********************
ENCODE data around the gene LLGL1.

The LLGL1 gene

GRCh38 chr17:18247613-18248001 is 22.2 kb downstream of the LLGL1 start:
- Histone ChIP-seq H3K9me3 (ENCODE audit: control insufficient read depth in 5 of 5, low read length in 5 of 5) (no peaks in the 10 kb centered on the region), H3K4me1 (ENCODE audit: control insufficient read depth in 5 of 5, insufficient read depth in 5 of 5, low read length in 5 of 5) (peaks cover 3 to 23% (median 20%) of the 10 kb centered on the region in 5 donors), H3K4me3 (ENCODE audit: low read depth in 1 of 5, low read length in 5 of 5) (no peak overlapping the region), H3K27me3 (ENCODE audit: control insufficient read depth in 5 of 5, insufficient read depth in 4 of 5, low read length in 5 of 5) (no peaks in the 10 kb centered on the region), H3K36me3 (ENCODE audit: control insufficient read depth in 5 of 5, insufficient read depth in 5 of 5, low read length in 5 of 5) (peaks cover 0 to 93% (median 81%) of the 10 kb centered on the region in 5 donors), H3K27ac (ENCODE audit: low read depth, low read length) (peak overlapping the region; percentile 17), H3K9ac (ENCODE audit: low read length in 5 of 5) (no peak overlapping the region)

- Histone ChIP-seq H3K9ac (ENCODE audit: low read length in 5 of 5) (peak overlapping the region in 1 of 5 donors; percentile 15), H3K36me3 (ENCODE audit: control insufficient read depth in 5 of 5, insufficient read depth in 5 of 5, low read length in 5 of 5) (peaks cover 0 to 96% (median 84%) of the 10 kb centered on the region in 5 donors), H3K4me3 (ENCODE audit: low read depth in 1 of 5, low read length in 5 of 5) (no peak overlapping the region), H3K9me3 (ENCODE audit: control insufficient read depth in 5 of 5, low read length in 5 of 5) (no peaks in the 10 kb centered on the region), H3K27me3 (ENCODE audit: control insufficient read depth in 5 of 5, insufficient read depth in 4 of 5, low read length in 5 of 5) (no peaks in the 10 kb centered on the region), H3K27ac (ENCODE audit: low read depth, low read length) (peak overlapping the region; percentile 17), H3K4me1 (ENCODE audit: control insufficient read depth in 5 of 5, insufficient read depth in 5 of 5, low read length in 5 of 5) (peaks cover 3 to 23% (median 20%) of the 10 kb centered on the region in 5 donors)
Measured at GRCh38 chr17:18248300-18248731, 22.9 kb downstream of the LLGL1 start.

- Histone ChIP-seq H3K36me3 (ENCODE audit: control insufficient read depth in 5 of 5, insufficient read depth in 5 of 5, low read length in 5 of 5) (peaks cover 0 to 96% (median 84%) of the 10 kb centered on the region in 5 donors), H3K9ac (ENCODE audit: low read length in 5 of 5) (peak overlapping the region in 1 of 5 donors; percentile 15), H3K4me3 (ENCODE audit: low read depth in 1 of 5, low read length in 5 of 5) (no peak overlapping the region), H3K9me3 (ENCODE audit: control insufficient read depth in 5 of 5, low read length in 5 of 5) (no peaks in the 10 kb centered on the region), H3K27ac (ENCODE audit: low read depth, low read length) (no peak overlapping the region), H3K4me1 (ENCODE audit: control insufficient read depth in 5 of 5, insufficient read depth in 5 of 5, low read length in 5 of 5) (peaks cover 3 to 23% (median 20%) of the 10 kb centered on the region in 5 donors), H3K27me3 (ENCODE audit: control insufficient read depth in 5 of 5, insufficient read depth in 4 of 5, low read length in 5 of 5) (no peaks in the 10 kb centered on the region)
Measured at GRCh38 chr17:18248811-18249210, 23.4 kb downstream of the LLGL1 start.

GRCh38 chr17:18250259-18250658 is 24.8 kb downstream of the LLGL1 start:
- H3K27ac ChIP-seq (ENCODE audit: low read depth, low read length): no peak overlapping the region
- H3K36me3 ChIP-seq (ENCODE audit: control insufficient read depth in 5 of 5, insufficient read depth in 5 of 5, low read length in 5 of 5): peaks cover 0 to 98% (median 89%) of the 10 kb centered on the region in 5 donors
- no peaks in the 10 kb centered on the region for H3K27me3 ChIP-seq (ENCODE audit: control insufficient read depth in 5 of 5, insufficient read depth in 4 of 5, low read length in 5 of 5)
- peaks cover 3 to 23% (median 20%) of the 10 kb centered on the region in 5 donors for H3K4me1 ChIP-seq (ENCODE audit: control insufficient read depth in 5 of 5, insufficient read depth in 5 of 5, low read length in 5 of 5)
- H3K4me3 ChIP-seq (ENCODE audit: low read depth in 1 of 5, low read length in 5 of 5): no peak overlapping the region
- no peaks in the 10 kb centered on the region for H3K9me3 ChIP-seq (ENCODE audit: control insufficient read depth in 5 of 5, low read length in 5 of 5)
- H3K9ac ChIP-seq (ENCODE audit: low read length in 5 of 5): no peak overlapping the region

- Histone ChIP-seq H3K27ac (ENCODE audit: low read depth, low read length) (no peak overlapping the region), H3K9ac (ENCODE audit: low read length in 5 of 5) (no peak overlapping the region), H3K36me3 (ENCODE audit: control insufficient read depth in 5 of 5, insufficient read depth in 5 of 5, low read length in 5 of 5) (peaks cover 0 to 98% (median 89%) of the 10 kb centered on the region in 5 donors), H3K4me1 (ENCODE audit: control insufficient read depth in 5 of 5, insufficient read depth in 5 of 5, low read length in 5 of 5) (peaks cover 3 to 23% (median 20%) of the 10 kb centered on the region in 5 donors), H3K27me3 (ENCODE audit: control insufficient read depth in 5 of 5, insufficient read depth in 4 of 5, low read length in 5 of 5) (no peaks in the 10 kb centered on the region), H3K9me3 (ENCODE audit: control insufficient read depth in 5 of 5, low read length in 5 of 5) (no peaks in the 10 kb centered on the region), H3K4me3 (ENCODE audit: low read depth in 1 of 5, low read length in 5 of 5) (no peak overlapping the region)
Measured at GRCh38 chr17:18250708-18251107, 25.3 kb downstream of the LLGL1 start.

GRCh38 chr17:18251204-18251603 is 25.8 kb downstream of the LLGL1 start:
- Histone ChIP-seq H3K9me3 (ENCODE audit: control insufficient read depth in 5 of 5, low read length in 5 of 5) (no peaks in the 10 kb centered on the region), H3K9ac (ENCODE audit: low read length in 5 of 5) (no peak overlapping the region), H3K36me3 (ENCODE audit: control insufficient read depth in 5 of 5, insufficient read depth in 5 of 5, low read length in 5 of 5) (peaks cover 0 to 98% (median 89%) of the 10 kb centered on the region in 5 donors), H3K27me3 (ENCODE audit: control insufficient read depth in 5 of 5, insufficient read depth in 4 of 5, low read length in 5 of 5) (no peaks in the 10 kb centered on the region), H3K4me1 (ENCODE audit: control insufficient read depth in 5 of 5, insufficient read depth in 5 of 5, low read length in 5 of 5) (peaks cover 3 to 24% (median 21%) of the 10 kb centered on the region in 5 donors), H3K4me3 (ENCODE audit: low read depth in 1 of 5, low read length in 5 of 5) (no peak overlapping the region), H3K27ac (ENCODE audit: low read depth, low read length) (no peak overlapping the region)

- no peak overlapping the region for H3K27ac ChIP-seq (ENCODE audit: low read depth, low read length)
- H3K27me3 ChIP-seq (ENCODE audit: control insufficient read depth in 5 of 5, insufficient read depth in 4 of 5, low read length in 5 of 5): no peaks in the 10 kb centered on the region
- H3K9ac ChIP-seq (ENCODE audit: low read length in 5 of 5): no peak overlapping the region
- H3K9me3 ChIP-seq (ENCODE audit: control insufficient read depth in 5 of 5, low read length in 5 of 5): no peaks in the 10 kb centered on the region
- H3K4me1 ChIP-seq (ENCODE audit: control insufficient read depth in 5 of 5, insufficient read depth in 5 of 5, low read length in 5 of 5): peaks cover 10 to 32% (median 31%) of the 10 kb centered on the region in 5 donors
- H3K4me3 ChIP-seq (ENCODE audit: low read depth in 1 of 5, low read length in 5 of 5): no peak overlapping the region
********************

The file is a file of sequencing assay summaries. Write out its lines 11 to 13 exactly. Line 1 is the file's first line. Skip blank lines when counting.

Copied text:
- H3K36me3 ChIP-seq (ENCODE audit: control insufficient read depth in 5 of 5, insufficient read depth in 5 of 5, low read length in 5 of 5): peaks cover 0 to 98% (median 89%) of the 10 kb centered on the region in 5 donors
- no peaks in the 10 kb centered on the region for H3K27me3 ChIP-seq (ENCODE audit: control insufficient read depth in 5 of 5, insufficient read depth in 4 of 5, low read length in 5 of 5)
- peaks cover 3 to 23% (median 20%) of the 10 kb centered on the region in 5 donors for H3K4me1 ChIP-seq (ENCODE audit: control insufficient read depth in 5 of 5, insufficient read depth in 5 of 5, low read length in 5 of 5)